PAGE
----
CARY — The Scrabble champion lives on a cul-de-sac in Cary, where he spends 15 minutes a night memorizing the dictionary.
He relaxes between games by playing Haydn sonatas on the piano, or maybe Scott Joplin rags if he’s in the mood for something jaunty.
At age 15, he’s the youngest player to ever win the national title in Las Vegas – Division 3 – a feat he pulled off by plunking down “poutine,” “abampere” and other 60-point gems.
So I took a wild gamble and challenged this wunderkind to a Scrabble throwdown, risking whatever reputation as a wordsmith I may have accumulated.
I expected an arrogant, precocious, stuck-up twerp to answer the door. I predicted I’d be playing the sort of kid who snickers at other people’s science projects – especially my homemade volcano with the lava made from baking soda, vinegar and red food coloring.
But I guessed wrong. Andy Hoang greeted me with a polite handshake, introduced me to his mother and led me to the platinum-edition board waiting in the dining room.
He showed me the tiles they use for tournaments: plastic rather than wood, the letters printed rather than engraved so you can’t try to feel them inside the bag.
He explained the speed chess-style timer we’d be using: 25 minutes per player, per game, with a 10-point penalty for every minute past the deadline.
Then he smiled with all the sportsmanship of a little-leaguer.
“Let’s have a good one,” he said.
I do not consider myself a Scrabble slouch. What I lack in skill I make up in ferocity.
My wife refuses to play with me because, whenever I win, I draw pictures of myself as the crown-wearing Scrabble King, placing her in the Scrabble dungeon. I have been known to yell “Boo-ya” when placing a triple-word score.
But here is a kid who goes to Wake Early College and won his first Scrabble tournament at age 11, the year he learned to play.
Here is a kid whose family piano is covered with trophies, along with the framed picture of a pair of interlocking Scrabble tiles that spell “love words.”
Here is a kid who played Jimmy Kimmel on television and drew this comment from the frustrated late-night host: Why can’t you play video games like normal kids?
Here is Andy’s answer to this query, a parent’s dream:
“I realize how fortunate I am to be able to stay home and study piano, school and Scrabble. Because of the sacrifice my parents made to allow me and my brothers to have this opportunity, I know that I must use it to excel at my studies rather than spend it online or playing video games.”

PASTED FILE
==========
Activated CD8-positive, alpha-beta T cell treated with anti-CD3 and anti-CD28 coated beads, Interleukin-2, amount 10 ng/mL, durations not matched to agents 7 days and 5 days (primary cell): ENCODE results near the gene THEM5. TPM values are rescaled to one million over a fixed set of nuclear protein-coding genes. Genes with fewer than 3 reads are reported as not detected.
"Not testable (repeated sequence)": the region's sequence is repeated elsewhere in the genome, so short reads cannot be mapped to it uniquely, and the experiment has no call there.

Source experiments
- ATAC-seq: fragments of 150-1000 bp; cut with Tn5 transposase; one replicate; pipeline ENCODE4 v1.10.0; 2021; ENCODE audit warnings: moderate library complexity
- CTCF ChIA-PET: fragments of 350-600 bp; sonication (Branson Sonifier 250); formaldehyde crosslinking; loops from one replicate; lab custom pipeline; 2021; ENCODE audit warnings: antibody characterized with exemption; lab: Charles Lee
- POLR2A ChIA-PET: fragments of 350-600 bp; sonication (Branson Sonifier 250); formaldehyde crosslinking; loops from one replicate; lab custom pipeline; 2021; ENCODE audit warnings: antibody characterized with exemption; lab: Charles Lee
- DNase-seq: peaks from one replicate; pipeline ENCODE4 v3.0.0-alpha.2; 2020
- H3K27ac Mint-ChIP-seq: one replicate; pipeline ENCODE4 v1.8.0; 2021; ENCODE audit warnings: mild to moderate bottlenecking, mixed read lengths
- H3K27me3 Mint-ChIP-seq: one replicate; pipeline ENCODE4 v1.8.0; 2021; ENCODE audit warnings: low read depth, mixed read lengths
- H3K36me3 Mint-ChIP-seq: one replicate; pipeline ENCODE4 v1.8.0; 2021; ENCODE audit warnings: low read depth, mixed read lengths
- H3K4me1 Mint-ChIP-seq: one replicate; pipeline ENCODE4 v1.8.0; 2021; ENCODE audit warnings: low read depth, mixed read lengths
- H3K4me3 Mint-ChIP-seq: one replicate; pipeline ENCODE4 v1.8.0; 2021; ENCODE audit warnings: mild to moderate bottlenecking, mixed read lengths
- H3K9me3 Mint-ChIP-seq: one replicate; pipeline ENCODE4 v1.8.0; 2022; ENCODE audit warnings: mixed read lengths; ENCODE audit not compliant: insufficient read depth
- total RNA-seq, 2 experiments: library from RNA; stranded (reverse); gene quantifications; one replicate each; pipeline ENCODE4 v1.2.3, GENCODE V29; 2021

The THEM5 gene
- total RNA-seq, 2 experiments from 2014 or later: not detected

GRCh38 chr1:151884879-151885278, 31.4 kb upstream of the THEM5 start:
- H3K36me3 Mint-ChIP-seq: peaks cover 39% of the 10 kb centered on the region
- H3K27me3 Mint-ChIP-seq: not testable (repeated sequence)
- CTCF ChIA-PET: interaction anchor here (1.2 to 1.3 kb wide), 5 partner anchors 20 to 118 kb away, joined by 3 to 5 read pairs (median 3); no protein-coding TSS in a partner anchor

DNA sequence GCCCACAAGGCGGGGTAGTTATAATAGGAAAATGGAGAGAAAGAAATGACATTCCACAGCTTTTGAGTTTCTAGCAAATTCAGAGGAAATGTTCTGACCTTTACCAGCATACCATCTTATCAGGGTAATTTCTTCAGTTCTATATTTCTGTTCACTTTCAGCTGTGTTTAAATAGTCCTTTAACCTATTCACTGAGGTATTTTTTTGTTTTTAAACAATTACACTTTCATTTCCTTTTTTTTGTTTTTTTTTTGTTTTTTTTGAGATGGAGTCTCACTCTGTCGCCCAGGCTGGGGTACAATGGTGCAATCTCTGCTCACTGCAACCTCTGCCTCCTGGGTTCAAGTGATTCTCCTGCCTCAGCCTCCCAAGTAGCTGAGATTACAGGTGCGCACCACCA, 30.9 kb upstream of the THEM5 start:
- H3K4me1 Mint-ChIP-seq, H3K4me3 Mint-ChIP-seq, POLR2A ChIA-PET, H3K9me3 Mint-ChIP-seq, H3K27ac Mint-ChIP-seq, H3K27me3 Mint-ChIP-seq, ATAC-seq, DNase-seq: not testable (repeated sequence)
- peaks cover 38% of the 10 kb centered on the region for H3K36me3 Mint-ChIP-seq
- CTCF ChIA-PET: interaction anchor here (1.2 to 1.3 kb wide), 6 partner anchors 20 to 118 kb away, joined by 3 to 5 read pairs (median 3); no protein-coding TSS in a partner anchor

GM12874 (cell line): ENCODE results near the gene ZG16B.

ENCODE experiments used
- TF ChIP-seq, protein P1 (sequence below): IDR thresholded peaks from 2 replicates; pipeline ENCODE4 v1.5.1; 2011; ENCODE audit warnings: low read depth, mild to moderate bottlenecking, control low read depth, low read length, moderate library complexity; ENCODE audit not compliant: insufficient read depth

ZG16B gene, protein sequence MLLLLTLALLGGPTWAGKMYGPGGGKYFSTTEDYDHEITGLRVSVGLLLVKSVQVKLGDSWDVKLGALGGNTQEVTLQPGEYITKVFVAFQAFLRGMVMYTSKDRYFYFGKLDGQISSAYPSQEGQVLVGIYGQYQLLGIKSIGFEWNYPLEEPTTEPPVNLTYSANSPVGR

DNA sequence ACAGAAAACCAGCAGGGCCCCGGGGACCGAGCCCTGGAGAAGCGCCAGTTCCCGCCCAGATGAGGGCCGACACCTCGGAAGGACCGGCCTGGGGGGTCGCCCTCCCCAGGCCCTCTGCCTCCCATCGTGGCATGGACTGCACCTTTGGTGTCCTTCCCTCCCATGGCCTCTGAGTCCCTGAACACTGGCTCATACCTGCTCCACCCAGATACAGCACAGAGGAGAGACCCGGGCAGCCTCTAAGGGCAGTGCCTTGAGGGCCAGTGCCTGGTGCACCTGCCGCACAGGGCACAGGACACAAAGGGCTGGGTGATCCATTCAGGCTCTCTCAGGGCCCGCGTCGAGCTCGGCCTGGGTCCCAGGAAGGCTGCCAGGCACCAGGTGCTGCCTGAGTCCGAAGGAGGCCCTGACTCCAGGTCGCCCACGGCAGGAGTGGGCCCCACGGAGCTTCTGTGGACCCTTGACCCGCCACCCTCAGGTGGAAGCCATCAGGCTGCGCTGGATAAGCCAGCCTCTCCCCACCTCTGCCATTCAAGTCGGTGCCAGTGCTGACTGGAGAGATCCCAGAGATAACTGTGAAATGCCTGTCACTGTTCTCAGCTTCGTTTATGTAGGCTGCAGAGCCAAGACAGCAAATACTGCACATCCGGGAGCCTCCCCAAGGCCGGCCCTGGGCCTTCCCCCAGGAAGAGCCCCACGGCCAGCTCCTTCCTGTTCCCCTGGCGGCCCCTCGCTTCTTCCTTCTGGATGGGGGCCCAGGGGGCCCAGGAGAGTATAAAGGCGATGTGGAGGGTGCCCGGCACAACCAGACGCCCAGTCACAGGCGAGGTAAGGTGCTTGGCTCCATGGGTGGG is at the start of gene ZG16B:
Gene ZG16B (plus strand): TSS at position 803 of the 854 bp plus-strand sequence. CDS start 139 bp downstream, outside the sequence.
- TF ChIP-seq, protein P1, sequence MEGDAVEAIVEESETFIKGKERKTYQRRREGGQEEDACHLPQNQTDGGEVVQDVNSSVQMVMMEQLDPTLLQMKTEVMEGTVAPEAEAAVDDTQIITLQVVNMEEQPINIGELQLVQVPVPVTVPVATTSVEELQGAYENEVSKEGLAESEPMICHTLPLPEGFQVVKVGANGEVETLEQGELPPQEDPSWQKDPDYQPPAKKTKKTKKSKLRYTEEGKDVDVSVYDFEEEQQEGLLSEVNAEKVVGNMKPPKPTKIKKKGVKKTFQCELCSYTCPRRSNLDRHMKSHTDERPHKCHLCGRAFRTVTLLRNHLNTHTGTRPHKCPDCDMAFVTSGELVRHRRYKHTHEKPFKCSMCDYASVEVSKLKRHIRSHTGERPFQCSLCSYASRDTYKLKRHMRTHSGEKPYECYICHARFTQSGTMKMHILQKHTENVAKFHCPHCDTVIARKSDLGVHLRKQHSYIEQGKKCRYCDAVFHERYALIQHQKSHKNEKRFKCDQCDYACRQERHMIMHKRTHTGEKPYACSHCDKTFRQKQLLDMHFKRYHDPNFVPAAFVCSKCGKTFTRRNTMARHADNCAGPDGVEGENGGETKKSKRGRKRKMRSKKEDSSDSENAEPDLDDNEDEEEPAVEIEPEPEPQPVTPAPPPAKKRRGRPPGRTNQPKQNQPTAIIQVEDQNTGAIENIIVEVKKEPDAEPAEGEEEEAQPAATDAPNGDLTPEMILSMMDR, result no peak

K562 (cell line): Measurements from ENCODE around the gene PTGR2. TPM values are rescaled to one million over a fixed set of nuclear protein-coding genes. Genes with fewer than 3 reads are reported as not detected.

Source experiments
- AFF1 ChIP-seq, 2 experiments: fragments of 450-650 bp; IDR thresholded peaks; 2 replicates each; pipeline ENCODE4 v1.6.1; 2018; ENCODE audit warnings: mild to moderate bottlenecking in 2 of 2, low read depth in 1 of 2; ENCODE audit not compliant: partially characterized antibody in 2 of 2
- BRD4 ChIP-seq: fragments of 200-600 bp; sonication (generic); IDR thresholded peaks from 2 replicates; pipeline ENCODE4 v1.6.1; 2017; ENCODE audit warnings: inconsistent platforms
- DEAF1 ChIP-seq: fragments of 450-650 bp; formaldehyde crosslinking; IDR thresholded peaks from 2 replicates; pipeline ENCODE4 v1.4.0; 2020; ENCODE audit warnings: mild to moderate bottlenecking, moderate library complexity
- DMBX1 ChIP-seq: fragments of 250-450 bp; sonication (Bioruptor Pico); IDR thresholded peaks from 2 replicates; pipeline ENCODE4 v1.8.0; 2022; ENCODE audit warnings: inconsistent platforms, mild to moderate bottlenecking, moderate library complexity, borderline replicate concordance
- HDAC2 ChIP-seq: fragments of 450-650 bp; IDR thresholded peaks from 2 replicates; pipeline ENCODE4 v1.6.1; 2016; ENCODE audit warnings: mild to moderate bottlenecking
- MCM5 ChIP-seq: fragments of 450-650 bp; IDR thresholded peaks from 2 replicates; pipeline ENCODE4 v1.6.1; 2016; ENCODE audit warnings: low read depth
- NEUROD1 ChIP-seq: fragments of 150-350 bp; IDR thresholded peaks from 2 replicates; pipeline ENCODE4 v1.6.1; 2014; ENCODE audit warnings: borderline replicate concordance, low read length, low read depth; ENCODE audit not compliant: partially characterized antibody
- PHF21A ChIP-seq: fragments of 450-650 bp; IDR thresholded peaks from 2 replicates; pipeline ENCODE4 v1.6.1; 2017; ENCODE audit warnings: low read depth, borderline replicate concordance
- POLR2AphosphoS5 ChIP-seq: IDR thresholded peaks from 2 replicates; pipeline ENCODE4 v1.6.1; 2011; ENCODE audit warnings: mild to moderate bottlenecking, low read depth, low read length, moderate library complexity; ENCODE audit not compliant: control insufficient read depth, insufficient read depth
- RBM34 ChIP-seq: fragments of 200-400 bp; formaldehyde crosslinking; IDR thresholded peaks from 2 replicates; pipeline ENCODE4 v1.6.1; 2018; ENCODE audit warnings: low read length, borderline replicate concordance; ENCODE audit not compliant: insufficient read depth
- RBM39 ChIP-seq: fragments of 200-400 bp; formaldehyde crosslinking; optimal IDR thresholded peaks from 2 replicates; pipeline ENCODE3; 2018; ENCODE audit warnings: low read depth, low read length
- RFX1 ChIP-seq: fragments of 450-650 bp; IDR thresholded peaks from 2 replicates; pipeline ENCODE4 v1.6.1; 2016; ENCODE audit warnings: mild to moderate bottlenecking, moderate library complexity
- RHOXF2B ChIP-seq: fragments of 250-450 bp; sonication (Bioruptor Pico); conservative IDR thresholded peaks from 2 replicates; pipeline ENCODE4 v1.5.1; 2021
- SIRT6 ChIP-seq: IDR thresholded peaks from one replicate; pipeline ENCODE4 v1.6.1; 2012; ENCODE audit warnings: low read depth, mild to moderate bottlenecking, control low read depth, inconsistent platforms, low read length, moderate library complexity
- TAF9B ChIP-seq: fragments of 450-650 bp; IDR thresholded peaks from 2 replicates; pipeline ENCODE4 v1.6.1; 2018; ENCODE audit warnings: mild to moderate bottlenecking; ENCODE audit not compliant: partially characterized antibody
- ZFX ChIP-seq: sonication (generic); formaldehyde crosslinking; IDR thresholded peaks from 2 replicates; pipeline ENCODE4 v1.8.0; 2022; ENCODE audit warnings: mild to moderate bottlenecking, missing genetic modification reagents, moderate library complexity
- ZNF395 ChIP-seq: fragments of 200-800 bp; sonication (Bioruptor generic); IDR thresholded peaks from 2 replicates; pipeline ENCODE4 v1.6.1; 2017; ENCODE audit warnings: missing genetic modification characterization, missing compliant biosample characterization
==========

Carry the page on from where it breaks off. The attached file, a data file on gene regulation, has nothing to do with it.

So as we picked our tiles, I could smell my own doom.
Andy laid down the first word and slapped the timer: “piece” for 24 points.
I countered with “squid”: 30 points on a double-word score.
“Had.” “Hap.” “Wipe.” “Ref.”
Early on, I was actually winning by a point or so.
“You’re doing very well,” Andy told me with an encouraging smile.
Then he hit me with the big guns.
All seven tiles. 70 points. My Scrabble ship began to founder – a hole shot through its hull.
Then came “antigens.”
Triple-word score. 80 points. Down she goes, boys.
Final tally: 453-285. At least he didn’t double my score.
Little did I know that my poker-faced opponent, roughly one-third my age, had a handful of invisible strategies.
First off, he moved quickly in the early rounds, saving time for big punches at the end.
Second, he paid as much attention to the letters he kept on his rack as he did the tiles he played. By holding on to good ones each turn, he never got stuck with a rack vowels – a pit I sank into twice.
“When I played ‘fava,’ I held onto T, I, N, G,” he explained. “You can make a lot of seven-letter words with I-N-G. That’s how I got ‘antigens.’ ”
More than that, Andy keeps an arsenal of words in his brain, remembering the ever-useful short ones such as “ki,” “ka” and “xu,” along with the rarely played torpedoes such as “lavisher” and “annalist.”
But the champ wasn’t going to let me leave feeling down-hearted, bound for the Scrabble dungeon.
“You played very well,” said Andy, the Cal Ripken nice-guy of word games. “You have a very affable personality and a good word knowledge. ‘Anon’ was a very nice play. And ‘towed’ was good – a 30-point word.”
As we parted, Andy called me his Scrabble Friend, a title I accept with “honor,” collecting 9 points.
firstname.lastname@example.org or (919) 829-4818